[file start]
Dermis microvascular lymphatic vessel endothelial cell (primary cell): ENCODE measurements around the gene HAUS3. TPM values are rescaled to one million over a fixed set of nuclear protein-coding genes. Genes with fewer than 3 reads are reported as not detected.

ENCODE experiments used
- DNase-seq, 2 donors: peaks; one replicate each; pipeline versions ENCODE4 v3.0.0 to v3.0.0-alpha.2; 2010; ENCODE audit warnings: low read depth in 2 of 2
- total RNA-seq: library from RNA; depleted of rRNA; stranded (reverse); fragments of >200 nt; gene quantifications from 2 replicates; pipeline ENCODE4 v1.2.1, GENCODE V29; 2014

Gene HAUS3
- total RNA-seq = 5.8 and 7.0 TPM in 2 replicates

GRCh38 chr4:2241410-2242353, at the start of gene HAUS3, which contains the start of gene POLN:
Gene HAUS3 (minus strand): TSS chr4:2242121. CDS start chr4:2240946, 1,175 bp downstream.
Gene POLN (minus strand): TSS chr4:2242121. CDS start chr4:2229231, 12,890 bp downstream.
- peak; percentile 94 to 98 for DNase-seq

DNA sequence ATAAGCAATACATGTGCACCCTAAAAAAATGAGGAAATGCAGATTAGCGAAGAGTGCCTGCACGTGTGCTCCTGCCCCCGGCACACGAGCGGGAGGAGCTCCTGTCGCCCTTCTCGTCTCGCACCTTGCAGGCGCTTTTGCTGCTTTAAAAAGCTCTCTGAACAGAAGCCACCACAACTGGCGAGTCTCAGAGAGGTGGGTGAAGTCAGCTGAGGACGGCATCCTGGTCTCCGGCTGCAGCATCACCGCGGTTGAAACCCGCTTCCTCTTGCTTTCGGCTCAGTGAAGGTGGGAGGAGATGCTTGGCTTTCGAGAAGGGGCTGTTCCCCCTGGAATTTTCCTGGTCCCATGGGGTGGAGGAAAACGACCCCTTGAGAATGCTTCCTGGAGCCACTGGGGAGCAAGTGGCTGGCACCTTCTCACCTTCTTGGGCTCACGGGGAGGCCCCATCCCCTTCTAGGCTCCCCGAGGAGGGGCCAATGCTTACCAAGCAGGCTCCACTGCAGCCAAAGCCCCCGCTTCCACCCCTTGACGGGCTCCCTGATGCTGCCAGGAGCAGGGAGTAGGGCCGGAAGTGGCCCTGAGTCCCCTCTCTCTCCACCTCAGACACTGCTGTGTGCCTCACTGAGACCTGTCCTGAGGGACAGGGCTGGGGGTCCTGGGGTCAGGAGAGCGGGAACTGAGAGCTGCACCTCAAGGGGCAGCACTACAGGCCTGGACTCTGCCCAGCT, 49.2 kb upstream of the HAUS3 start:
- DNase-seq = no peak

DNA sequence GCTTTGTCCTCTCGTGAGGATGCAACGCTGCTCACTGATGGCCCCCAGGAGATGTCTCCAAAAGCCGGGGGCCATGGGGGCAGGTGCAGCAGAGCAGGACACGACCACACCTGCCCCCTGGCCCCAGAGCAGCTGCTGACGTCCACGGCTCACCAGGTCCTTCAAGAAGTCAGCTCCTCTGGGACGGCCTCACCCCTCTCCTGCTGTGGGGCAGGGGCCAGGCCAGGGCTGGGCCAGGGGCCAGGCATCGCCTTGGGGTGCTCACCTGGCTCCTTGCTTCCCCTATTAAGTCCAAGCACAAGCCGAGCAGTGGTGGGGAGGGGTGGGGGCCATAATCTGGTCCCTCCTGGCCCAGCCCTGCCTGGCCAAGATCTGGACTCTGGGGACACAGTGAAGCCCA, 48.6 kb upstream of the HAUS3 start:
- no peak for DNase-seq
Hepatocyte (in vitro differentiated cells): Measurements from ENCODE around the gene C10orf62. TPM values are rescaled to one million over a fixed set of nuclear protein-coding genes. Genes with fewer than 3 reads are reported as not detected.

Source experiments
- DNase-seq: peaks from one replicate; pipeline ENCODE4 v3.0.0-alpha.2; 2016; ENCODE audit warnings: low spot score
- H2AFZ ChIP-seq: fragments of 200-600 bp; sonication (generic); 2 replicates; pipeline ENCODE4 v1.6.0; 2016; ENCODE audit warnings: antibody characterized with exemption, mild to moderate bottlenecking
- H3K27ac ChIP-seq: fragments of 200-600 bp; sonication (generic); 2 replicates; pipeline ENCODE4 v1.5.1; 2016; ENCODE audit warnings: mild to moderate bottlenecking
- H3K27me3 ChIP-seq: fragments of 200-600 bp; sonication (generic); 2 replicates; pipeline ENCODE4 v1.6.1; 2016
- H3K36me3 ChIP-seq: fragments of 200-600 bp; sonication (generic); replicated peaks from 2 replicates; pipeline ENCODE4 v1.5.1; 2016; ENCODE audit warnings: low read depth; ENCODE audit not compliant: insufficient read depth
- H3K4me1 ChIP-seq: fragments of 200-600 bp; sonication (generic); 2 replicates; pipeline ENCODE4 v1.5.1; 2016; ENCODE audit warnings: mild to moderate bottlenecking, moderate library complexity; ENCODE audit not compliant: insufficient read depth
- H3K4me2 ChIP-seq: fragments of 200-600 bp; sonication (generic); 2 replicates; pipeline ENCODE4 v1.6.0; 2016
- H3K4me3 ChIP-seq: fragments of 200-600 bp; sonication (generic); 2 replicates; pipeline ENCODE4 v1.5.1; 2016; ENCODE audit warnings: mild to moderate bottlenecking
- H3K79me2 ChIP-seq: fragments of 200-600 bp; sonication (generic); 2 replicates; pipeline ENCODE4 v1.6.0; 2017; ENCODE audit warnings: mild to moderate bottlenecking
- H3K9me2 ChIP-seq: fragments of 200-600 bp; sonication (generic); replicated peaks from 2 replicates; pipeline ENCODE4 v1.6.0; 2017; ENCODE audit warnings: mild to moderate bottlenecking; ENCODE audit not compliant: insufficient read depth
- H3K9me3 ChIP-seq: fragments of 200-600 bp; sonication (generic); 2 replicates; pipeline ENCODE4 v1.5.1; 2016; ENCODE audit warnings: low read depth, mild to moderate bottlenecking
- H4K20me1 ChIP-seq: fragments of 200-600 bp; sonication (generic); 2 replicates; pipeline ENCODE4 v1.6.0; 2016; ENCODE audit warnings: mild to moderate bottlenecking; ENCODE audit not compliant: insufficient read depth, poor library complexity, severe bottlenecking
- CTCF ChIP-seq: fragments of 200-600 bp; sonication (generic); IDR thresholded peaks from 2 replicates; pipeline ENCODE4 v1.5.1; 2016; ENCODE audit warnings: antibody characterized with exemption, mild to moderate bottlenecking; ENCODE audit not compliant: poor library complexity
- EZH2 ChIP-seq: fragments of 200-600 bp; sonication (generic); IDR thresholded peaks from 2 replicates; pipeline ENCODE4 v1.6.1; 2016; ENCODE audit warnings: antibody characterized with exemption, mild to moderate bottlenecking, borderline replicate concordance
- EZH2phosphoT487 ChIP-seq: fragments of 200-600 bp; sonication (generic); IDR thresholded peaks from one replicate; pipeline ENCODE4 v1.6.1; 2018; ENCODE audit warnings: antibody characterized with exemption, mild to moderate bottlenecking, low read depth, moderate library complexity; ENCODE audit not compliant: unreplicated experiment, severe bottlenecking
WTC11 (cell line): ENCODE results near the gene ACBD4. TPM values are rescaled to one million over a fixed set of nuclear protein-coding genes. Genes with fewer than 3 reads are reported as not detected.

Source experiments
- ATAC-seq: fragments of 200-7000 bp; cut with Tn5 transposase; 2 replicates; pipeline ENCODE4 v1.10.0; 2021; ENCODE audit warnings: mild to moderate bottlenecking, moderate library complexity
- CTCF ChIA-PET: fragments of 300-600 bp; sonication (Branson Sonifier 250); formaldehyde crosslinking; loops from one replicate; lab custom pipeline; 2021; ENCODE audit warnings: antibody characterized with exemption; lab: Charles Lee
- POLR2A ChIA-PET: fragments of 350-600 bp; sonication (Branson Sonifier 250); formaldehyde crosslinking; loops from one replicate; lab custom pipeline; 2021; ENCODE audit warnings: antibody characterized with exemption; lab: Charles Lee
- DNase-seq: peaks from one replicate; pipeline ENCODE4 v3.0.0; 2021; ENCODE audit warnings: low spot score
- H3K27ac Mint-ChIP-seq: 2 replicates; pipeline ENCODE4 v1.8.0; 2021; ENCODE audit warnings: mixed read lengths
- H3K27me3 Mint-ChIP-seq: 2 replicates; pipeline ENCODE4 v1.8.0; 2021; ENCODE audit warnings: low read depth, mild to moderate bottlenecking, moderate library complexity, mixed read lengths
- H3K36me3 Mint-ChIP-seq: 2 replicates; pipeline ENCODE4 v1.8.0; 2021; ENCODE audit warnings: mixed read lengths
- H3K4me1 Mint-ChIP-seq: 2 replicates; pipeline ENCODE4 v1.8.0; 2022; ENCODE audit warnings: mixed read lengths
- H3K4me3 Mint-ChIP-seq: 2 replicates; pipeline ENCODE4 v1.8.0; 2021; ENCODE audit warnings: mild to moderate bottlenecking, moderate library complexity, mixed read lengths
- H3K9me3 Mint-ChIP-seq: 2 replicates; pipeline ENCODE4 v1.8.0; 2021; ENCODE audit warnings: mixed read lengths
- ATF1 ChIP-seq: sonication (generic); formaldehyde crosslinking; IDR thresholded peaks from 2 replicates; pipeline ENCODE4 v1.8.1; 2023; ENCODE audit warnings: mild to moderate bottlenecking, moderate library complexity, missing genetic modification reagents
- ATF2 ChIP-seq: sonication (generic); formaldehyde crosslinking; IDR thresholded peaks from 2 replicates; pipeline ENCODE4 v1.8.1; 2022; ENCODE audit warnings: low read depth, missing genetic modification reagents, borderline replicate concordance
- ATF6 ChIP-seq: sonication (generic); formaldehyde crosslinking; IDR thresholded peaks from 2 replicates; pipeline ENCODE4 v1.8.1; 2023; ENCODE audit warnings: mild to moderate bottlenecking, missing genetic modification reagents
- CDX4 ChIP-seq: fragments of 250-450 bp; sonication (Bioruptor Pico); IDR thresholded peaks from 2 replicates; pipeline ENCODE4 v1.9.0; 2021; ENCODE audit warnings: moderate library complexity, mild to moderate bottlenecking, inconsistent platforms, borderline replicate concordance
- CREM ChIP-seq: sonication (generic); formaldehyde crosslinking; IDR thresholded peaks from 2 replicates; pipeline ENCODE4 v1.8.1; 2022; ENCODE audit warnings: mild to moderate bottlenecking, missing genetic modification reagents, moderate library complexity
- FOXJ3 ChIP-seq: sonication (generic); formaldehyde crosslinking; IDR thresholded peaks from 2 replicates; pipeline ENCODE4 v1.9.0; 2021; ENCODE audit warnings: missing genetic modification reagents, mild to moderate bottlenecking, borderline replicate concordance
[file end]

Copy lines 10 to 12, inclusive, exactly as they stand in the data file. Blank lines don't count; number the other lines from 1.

- peak; percentile 94 to 98 for DNase-seq

DNA sequence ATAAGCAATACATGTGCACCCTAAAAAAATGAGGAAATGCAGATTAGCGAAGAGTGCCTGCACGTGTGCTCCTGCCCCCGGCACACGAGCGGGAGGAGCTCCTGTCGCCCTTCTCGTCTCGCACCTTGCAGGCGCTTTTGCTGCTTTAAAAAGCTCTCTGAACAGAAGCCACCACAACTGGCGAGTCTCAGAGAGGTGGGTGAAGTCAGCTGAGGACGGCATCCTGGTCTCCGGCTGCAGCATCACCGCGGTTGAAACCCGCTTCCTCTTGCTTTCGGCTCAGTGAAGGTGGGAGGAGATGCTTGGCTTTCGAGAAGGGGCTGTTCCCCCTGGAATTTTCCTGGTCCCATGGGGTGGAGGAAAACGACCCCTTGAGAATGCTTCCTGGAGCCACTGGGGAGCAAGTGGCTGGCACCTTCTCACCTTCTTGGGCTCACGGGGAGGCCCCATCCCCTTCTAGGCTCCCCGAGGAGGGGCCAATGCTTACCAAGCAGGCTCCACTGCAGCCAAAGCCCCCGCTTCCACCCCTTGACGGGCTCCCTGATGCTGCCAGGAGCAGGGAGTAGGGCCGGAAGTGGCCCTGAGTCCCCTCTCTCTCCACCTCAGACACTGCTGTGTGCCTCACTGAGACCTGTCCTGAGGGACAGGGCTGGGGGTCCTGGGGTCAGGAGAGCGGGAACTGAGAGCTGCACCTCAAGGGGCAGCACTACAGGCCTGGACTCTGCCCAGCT, 49.2 kb upstream of the HAUS3 start:
- DNase-seq = no peak